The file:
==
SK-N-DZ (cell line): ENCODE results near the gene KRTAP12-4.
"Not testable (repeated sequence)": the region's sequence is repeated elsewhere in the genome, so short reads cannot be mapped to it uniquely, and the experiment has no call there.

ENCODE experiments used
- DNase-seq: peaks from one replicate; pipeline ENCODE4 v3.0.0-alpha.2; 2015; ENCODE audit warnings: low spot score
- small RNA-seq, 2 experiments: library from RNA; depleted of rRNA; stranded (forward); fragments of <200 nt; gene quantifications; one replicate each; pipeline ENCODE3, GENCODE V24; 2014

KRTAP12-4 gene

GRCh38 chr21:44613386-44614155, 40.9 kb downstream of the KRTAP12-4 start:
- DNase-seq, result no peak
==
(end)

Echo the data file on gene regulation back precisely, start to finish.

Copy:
SK-N-DZ (cell line): ENCODE results near the gene KRTAP12-4.
"Not testable (repeated sequence)": the region's sequence is repeated elsewhere in the genome, so short reads cannot be mapped to it uniquely, and the experiment has no call there.

ENCODE experiments used
- DNase-seq: peaks from one replicate; pipeline ENCODE4 v3.0.0-alpha.2; 2015; ENCODE audit warnings: low spot score
- small RNA-seq, 2 experiments: library from RNA; depleted of rRNA; stranded (forward); fragments of <200 nt; gene quantifications; one replicate each; pipeline ENCODE3, GENCODE V24; 2014

KRTAP12-4 gene

GRCh38 chr21:44613386-44614155, 40.9 kb downstream of the KRTAP12-4 start:
- DNase-seq, result no peak